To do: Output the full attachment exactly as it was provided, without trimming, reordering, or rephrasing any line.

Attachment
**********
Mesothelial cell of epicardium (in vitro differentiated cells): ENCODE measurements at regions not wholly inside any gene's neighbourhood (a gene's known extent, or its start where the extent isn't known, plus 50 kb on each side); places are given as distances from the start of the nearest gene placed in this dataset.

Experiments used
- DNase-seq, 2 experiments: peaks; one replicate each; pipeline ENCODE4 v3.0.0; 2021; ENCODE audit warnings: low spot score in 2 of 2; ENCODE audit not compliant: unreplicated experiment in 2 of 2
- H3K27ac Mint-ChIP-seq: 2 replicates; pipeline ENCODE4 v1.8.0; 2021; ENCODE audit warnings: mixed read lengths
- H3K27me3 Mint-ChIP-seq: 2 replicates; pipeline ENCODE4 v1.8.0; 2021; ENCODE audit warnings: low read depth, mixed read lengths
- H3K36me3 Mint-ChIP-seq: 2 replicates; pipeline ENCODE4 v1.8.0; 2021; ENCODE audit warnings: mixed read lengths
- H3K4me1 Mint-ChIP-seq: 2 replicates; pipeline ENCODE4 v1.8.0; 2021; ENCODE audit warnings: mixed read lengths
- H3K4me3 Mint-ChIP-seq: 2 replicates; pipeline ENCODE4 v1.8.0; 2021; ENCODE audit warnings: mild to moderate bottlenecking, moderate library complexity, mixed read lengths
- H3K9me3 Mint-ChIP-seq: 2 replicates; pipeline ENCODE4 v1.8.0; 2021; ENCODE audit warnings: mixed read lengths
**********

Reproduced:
Mesothelial cell of epicardium (in vitro differentiated cells): ENCODE measurements at regions not wholly inside any gene's neighbourhood (a gene's known extent, or its start where the extent isn't known, plus 50 kb on each side); places are given as distances from the start of the nearest gene placed in this dataset.

Experiments used
- DNase-seq, 2 experiments: peaks; one replicate each; pipeline ENCODE4 v3.0.0; 2021; ENCODE audit warnings: low spot score in 2 of 2; ENCODE audit not compliant: unreplicated experiment in 2 of 2
- H3K27ac Mint-ChIP-seq: 2 replicates; pipeline ENCODE4 v1.8.0; 2021; ENCODE audit warnings: mixed read lengths
- H3K27me3 Mint-ChIP-seq: 2 replicates; pipeline ENCODE4 v1.8.0; 2021; ENCODE audit warnings: low read depth, mixed read lengths
- H3K36me3 Mint-ChIP-seq: 2 replicates; pipeline ENCODE4 v1.8.0; 2021; ENCODE audit warnings: mixed read lengths
- H3K4me1 Mint-ChIP-seq: 2 replicates; pipeline ENCODE4 v1.8.0; 2021; ENCODE audit warnings: mixed read lengths
- H3K4me3 Mint-ChIP-seq: 2 replicates; pipeline ENCODE4 v1.8.0; 2021; ENCODE audit warnings: mild to moderate bottlenecking, moderate library complexity, mixed read lengths
- H3K9me3 Mint-ChIP-seq: 2 replicates; pipeline ENCODE4 v1.8.0; 2021; ENCODE audit warnings: mixed read lengths